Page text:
HOW DO you mother a child with a terminal illness?
With the same unconditional love, and more, that you would give a healthy one.
But for Mrs Sandra Fairclough, a Briton who has lived in Singapore for 17 years, the pain of mothering her sick daughter Chelsea is so intense she sometimes wishes her daughter had cancer instead of her current illness.
Chelsea, 13, suffers from brainstem hemangioma-inoperable – there are lesions in her brainstem, the most compact and important part of the brain, which bleed.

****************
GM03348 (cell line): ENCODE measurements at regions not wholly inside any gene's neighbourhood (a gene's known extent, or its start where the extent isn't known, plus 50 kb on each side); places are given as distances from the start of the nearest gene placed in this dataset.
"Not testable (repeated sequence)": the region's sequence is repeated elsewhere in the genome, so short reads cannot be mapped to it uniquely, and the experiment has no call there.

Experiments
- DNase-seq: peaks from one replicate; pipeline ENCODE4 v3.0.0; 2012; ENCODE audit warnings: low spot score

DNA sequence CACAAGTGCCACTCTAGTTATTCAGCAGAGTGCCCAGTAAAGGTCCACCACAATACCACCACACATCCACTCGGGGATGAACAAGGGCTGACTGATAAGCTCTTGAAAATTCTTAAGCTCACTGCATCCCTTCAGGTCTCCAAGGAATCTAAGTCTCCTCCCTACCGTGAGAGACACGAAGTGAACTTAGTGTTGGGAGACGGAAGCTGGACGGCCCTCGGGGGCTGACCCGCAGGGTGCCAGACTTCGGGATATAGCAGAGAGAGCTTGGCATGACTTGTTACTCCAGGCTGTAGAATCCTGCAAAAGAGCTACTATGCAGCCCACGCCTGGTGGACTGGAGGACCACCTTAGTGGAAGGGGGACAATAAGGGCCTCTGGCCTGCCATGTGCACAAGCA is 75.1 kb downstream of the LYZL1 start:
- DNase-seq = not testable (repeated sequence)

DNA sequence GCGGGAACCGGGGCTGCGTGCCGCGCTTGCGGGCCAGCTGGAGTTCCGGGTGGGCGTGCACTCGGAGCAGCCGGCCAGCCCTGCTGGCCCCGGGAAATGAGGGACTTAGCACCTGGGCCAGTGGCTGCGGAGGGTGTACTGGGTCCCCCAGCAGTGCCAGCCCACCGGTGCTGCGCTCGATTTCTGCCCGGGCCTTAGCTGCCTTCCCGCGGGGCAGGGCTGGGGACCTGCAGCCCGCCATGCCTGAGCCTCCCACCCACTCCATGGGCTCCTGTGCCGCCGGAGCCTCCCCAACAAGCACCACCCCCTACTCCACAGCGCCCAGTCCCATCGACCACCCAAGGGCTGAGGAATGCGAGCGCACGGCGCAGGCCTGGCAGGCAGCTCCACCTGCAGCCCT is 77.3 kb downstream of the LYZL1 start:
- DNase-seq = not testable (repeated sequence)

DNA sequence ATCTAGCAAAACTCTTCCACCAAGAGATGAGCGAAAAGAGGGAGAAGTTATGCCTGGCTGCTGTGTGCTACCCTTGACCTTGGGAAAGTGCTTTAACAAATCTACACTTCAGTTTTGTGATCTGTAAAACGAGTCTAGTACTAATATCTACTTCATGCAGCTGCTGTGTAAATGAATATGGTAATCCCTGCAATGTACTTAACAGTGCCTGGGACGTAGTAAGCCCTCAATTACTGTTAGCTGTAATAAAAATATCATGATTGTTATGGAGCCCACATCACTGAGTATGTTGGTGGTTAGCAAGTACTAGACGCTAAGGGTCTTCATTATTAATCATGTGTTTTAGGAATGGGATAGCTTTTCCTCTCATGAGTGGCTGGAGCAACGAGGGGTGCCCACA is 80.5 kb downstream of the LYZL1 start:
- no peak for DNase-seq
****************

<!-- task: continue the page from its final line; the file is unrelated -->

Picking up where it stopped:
Mrs Fairclough says she feels for children with cancer, but at least, with cancer, doctors can talk about timelines and the good, the bad and the ugly. Chelsea's condition means no one knows and she could die at any moment.